B.C. Lottery Corp. finally reveals secret behind $700K fine for money laundering fumbles
03 Jul 2020

The B.C. Lottery Corporation has finally given up a decade-long fight to keep a secret.

In 2010, BCLC was hit with a $700,000 fine by FINTRAC, the country’s money laundering watchdog, for undisclosed violations of the Proceeds of Crime (Money Laundering) and Terrorist Financing Act.

It was the largest penalty ever levelled against a provincial gaming corporation — until FINTRAC eventually withdrew its case after a long and complicated legal battle.

But BCLC still fought to keep the facts of the case from the public.

Now the lottery corporation has voluntarily released documents that detail its past failings, relenting after a nine year freedom of information battle with CBC News.

The move comes after B.C. Attorney General David Eby spoke with BCLC’s new board of directors earlier this year.

“I think the release of these documents…is long overdue,” Eby said in February.

Mike Larsen, president of the B.C. Freedom of Information and Privacy Association, agrees.

“Access delayed is access denied,” says Larsen. “And it is about time that we have this information.”

7 major deficiencies

The documents show FINTRAC found BCLC’s oversight of the province’s casinos to be deficient in seven major “high risk” areas between 2009 and 2010.

FINTRAC required the lottery corporation to report on large and suspicious cash transactions — possible proceeds of crime being laundered through casinos.

But after a major audit, it found casino staff were conducting “little to no verification” of high risk client betting, that BCLC had failed to adequately report large cash transactions over $10,000, and that casinos were allowing high rollers to simply identify themselves as “self-employed” or “business owners.”

Recent investigations have shown criminals were able to launder up to $1 billion in dirty money through the province’s casinos for over a decade — often bringing in bags and suitcases packed with bundles of $20 bills, the currency of street drugs.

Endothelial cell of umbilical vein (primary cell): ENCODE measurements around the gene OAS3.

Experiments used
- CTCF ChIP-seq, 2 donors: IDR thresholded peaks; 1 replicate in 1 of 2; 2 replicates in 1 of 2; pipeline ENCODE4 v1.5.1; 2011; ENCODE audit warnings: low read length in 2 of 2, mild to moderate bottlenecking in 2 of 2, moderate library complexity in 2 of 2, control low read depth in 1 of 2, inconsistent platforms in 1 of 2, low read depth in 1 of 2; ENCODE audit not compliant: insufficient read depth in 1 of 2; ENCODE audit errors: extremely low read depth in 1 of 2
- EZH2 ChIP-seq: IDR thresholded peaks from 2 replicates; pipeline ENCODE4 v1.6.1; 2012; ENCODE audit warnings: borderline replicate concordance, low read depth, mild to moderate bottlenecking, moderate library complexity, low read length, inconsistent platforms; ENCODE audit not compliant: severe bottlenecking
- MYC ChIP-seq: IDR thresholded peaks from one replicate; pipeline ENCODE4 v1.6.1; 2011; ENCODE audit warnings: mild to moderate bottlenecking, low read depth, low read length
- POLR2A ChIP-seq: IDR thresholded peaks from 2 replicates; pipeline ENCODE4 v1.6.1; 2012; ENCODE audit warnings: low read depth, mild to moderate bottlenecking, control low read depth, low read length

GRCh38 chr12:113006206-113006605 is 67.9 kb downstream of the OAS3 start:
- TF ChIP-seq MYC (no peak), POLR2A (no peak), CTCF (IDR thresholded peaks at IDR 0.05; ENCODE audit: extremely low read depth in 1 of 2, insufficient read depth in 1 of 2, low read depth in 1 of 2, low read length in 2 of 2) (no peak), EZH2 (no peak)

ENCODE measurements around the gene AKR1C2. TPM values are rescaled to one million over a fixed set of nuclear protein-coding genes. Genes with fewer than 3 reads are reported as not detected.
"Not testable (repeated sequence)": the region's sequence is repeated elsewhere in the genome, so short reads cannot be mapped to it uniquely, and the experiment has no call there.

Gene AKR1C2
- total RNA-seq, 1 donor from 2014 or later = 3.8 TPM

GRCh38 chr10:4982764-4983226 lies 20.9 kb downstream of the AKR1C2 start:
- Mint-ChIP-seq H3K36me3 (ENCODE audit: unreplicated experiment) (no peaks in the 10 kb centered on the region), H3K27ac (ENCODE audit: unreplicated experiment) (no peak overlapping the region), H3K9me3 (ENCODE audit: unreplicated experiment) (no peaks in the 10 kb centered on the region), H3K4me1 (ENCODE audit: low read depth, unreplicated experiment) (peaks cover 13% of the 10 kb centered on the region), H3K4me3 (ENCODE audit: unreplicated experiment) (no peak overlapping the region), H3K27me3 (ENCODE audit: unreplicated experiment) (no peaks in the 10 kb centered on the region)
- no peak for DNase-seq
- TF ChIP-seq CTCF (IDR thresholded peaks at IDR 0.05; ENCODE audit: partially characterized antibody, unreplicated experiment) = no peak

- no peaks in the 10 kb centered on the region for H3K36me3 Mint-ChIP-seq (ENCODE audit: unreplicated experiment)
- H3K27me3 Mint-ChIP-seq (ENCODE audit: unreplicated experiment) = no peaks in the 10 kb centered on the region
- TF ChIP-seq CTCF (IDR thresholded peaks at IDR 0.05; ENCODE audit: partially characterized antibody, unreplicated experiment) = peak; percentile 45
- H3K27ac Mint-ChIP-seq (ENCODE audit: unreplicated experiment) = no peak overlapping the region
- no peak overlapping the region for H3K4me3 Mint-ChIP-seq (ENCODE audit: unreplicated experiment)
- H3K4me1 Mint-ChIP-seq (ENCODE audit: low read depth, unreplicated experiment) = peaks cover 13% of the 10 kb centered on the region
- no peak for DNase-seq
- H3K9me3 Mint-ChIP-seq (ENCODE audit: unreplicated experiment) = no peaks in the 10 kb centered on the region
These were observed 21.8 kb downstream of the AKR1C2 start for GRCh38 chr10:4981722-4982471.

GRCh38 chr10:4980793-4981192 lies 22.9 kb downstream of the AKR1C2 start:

The CBC reported extensively on the flow of suspected “dirty money” as far back as 2008.

BCLC insisted it was making changes

Internal letters between BCLC and FINTRAC reveal the lottery corporation insisted it was making changes to its “high risk measures,” and blamed some of the deficiencies on technical glitches and human error.

The lottery corporation begged FINTRAC to drop the $700,000 fine and keep its deficiencies secret from the public— arguing disclosure of its failings would tip off money launderers to its weaknesses.

“Publication … would indicate to the patrons of casinos that it is possible to avoid the necessary identification, recording and reporting [of large and suspicious cash transactions], which is a message BCLC does not wish to have made,” wrote former BCLC president and CEO Michael Graydon in a fax to FINTRAC dated June 30, 2010.

“The public notice will detract from the very considerable efforts BCLC is making to appropriately comply,” insisted Graydon. “It will encourage inappropriate behaviour.”

But Larsen says that argument never made any sense.

“There were no trade secrets about how to money launder that could have really been gleaned from the information that has been finally released,” says the freedom of information advocate.

“So I find that argument hard to believe.”

By Eric Rankin, CBC News, 1 July 2020

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